By Nanette Schneider, USAG Bavaria Hohenfels Environmental Division

 

After heavy rainfall, a flood wave moved through the village of Ransbach, June 6, 2021. (Photo courtesy Paul Boehm)

HOHENFELS, Germany — Heavy rainfall hit the northwestern part of the Hohenfels Training Area in June 2021, creating extreme conditions. Within a few hours, monitoring stations recorded a downpour of over 100 liters of rain per square meter. At the Weihermühlbach water levels raised from 4 inches to 71 inches, which resulted in a flood wave that moved through parts of the training area.

 

This rain event was similar to the heavy flooding in 1987, when water masses and sludge greatly damaged the village of Ransbach. Following this catastrophe, the U.S. Army built erosion control structures — such as rain retention basins. As of today, nearly 300 basins help to hold back water and sediments in heavy rain events.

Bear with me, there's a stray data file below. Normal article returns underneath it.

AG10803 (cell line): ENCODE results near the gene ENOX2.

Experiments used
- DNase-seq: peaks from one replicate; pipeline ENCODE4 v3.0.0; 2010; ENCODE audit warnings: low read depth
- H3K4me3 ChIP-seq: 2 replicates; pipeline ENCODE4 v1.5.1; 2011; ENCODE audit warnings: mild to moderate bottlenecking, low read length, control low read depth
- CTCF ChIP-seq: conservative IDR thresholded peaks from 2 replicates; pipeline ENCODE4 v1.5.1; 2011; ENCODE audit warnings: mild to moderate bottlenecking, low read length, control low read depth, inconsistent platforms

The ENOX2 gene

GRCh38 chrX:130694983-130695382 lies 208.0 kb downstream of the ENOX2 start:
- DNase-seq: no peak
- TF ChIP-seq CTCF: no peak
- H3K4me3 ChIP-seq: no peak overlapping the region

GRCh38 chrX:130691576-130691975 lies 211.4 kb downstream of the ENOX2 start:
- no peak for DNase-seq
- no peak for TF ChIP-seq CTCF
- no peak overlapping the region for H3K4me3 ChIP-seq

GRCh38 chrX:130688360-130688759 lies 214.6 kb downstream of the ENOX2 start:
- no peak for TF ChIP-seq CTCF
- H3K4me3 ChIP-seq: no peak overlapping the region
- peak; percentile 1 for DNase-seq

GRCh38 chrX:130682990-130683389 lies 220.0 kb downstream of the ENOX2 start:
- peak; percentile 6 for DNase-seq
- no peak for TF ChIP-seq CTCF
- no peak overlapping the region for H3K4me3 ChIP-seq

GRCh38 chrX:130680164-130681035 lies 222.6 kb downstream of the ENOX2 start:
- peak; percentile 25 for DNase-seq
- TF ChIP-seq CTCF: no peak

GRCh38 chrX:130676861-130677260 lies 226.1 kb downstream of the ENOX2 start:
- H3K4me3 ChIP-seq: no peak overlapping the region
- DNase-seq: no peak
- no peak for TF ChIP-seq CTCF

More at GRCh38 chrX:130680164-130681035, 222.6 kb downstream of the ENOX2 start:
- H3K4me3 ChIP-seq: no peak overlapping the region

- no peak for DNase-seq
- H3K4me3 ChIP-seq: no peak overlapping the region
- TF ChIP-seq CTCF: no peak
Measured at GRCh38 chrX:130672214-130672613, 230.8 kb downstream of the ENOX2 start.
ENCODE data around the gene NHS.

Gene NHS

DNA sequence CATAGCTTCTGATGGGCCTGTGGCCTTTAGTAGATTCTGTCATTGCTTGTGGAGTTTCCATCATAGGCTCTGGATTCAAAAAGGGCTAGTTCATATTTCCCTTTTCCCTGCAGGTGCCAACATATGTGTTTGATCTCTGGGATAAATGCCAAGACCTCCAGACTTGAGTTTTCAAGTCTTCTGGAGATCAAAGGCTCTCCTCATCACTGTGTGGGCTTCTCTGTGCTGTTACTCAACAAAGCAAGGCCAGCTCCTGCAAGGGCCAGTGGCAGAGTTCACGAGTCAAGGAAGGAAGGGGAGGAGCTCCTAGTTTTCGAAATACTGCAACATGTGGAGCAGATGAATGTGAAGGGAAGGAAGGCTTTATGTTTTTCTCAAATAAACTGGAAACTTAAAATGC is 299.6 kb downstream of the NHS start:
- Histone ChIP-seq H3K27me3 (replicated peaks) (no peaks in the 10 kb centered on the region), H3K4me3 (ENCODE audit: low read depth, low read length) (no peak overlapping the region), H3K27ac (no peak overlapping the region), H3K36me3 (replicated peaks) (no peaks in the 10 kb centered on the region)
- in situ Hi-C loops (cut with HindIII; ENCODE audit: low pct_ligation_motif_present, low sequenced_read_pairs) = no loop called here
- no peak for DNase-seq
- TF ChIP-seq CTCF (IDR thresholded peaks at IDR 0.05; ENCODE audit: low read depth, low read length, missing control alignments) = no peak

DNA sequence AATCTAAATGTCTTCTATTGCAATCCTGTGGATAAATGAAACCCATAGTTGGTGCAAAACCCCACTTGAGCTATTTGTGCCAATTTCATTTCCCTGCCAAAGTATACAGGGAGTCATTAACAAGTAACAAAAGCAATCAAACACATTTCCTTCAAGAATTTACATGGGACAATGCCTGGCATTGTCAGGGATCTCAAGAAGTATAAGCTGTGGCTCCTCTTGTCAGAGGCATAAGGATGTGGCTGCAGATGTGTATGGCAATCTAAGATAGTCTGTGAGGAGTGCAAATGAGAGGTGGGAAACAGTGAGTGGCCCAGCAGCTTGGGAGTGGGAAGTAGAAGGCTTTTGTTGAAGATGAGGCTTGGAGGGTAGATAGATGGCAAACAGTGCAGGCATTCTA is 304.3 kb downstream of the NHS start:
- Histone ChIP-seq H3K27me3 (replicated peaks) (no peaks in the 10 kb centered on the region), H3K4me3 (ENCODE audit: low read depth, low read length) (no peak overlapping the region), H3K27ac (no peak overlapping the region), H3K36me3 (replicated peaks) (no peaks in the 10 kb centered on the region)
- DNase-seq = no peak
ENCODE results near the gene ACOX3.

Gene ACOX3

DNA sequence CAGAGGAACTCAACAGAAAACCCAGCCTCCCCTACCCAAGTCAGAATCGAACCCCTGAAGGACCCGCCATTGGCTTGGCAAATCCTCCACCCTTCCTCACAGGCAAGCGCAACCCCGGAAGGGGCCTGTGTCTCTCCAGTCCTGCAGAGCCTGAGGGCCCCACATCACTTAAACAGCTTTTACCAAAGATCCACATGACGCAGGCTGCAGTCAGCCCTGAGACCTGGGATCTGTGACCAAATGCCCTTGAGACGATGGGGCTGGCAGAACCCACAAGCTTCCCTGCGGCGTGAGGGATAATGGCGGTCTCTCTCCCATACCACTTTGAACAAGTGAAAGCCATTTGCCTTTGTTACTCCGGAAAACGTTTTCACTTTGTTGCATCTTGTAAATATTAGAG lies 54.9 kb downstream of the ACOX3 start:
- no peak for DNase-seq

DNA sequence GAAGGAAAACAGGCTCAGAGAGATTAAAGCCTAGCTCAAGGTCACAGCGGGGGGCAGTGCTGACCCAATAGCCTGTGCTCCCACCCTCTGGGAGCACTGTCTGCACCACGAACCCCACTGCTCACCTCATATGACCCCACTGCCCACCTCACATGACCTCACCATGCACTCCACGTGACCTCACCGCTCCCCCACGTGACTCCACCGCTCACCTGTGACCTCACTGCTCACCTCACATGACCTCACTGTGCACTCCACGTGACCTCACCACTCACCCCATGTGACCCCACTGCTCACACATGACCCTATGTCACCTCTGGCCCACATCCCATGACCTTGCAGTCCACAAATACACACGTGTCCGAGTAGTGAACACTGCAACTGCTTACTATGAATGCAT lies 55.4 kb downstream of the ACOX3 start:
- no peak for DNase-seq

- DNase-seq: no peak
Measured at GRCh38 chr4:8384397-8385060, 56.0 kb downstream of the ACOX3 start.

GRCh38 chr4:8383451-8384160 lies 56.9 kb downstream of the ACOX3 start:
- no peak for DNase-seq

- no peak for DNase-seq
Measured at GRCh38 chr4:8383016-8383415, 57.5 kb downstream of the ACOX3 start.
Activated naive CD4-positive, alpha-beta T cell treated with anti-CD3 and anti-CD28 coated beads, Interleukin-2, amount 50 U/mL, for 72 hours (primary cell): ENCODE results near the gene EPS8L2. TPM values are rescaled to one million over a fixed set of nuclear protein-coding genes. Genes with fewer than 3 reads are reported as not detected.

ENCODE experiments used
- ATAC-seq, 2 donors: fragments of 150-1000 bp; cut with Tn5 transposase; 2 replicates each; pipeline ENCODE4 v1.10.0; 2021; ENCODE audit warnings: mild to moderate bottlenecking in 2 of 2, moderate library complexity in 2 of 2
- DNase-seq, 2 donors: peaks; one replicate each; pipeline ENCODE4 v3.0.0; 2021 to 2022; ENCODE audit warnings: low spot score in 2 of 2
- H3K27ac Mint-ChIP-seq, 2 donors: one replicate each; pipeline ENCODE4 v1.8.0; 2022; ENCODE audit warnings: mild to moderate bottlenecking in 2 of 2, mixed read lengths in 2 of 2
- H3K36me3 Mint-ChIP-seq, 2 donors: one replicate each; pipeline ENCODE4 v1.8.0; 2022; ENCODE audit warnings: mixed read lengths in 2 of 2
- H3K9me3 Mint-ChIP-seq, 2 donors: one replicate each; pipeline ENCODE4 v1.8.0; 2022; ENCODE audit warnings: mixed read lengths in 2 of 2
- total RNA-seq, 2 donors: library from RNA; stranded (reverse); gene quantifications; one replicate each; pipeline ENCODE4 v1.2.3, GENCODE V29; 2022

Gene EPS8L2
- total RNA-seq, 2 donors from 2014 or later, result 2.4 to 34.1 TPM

These structures, alongside additional erosion control measures, prevented severe damages to the village of Ransbach this June. So despite the extreme weather conditions, enormous amounts of sludge and surface water were held back by the basins.

 

The local community and agencies were pleased with the effectiveness of the Army’s preventative measures. Ransbach resident Vinzenz Praller was quoted in the local newspaper, “The retention basins in HTA played a significant role in preventing Ransbach from severe damage like in the catastrophic flooding in 1987.”

 

Days after a heavy rain event on June 8, 2021, a U.S. Army built dam, located upstream from the village of Ransbach, successfully held back surface runoff and sludge. (U.S. Army photo by Dr. Alfred Boehm / USAG Bavaria Hohenfels Environmental Division)